Here, we predict both an upper bound for decomposition energy necessary for decomposition in the APi-TOF, and a lower bound for new-particle formation in the atmosphere given realistic vapor concentrations.
The former can be evaluated using the numerical model
developed by Zapadinsky et al. (2018), while the latter is computed using the Atmospheric Cluster Dynamics Code (ACDC) (McGrath et al., 2012).
In the present work the simulations on decomposition have been performed by a new
C++ version of the decomposition code, which keeps the same basic algorithm but performs faster.
Another purpose of this work is to analyze the dynamics of complex clusters in the APi, showing where and why the decomposition events take place.
In Sect. 2 we present the decomposition model. In Sect. 3 we show the main results on HOM cluster decomposition and we compare them with ACDC simulations. Finally, in Sect. 4, we present the conclusions.
The model computes the probability of decomposition of a single negatively charged cluster from a large number (≈103) of independent stochastic realizations of its dynamics in the APi. The algorithm of the code is presented in the simplified flowchart shown in Fig. 3. We give only a brief description of the algorithm here; for full details see Zapadinsky et al. (2018). The dynamics start with the ionized cluster accelerating in the mass spectrometer under the effect of an electric field generated by the electrodes inside the APi. While moving, a random time interval to the next collision is computed from the cumulative distribution function 𝒫coll(t), which expresses the probability of encountering a collision after a time t:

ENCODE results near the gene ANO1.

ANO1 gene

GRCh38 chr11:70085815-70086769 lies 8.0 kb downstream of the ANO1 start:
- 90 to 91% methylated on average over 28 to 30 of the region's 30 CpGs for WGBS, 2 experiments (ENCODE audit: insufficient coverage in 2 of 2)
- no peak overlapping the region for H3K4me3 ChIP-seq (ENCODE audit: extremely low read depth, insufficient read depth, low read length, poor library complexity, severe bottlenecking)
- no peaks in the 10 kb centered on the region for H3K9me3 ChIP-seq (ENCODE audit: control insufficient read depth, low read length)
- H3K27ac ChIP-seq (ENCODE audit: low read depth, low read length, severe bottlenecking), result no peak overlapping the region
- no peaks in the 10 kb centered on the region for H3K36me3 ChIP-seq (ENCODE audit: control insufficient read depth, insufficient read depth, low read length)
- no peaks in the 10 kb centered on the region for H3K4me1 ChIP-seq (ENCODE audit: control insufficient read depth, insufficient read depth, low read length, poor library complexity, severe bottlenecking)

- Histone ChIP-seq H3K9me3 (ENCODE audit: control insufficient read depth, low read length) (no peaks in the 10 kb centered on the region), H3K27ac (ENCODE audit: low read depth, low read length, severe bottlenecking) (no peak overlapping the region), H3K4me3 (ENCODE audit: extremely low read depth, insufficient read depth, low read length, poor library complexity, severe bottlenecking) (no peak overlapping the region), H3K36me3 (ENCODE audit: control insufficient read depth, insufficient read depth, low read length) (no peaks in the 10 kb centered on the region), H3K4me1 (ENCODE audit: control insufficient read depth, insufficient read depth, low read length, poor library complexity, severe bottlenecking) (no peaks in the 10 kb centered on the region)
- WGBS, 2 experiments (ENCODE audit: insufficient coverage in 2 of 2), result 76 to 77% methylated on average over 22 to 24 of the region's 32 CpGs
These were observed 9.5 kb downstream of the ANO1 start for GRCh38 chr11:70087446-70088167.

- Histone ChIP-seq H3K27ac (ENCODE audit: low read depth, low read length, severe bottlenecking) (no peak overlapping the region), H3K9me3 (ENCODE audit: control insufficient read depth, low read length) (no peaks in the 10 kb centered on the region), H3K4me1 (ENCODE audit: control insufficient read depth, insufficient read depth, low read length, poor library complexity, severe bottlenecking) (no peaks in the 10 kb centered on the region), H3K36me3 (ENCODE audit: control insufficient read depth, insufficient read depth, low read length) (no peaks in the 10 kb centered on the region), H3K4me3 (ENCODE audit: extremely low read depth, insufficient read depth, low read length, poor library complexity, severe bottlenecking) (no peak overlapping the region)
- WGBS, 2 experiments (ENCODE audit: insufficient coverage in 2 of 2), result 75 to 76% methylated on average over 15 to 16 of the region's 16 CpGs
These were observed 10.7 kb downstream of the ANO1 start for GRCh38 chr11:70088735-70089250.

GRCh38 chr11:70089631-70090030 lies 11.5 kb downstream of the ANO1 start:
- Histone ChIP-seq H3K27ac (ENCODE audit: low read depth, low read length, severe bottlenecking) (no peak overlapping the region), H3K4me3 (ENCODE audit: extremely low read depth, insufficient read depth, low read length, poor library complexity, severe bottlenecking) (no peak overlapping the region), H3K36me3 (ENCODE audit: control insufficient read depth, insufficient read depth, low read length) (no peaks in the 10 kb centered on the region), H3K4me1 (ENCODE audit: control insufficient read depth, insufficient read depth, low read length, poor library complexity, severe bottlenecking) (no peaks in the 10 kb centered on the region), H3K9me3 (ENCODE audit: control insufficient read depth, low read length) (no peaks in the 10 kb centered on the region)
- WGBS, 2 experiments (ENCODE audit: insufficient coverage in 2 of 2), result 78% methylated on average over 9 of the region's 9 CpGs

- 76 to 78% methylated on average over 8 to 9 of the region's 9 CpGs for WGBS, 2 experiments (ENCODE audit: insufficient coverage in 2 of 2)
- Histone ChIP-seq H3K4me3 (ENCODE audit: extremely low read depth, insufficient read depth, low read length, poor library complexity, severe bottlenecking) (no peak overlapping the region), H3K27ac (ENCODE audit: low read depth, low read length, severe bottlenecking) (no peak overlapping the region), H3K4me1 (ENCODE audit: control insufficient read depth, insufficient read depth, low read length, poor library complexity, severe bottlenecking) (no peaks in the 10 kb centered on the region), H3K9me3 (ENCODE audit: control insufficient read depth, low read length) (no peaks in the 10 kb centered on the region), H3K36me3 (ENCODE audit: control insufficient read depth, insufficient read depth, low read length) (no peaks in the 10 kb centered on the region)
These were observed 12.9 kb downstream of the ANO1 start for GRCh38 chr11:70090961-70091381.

Here, Υ is the collision frequency which depends on the cluster velocity v, while t=0 is the moment when the previous collision occurred. Simultaneously, another random time interval is computed for the decomposition event from a Poisson distribution, which corresponds to the time-dependent survival probability 𝒫surv after collision:
where 𝒫dec is the decomposition probability, and k, the decomposition rate constant, is the inverse of the statistical average of decomposition time, which depends on the cluster excess energy ΔE beyond its decomposition energy threshold. The decomposition time is interpreted as the time the cluster spends intact before decomposing. The decomposition rate constant is derived from phase space theory (PST) of chemical reactions. Basically, it is determined by the ratio of the densities of states of products to the densities of states of reactant, exploiting the detailed balance condition (Zapadinsky et al., 2018).
At this point, if the time required by the cluster to escape from the simulated region of the mass spectrometer is less than both the collision and decomposition times, the single realization is completed and the count of intact clusters is increased by one. A second possibility is that the decomposition time is smaller than collision and escape times, in which case the count of decomposed clusters is increased by 1. Finally, as a third possibility, the collision time may be the smallest, in which case a collision between the cluster and a carrier gas molecule takes place.